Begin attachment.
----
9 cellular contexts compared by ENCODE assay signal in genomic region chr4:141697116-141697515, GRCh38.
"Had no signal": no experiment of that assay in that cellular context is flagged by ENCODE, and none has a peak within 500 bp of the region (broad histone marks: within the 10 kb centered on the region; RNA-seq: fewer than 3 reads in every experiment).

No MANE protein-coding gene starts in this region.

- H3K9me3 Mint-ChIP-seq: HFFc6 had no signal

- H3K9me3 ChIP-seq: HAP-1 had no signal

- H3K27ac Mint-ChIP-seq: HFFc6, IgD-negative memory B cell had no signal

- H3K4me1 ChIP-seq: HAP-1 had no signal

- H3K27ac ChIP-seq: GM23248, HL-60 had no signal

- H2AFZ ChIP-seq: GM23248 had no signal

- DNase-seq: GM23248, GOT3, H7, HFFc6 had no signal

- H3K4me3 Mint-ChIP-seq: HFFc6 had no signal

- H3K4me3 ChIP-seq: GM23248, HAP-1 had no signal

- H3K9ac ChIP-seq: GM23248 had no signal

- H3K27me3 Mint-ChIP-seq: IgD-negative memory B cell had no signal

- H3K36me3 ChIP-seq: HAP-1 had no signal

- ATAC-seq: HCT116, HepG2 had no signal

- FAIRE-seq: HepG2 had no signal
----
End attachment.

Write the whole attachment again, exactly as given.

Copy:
9 cellular contexts compared by ENCODE assay signal in genomic region chr4:141697116-141697515, GRCh38.
"Had no signal": no experiment of that assay in that cellular context is flagged by ENCODE, and none has a peak within 500 bp of the region (broad histone marks: within the 10 kb centered on the region; RNA-seq: fewer than 3 reads in every experiment).

No MANE protein-coding gene starts in this region.

- H3K9me3 Mint-ChIP-seq: HFFc6 had no signal

- H3K9me3 ChIP-seq: HAP-1 had no signal

- H3K27ac Mint-ChIP-seq: HFFc6, IgD-negative memory B cell had no signal

- H3K4me1 ChIP-seq: HAP-1 had no signal

- H3K27ac ChIP-seq: GM23248, HL-60 had no signal

- H2AFZ ChIP-seq: GM23248 had no signal

- DNase-seq: GM23248, GOT3, H7, HFFc6 had no signal

- H3K4me3 Mint-ChIP-seq: HFFc6 had no signal

- H3K4me3 ChIP-seq: GM23248, HAP-1 had no signal

- H3K9ac ChIP-seq: GM23248 had no signal

- H3K27me3 Mint-ChIP-seq: IgD-negative memory B cell had no signal

- H3K36me3 ChIP-seq: HAP-1 had no signal

- ATAC-seq: HCT116, HepG2 had no signal

- FAIRE-seq: HepG2 had no signal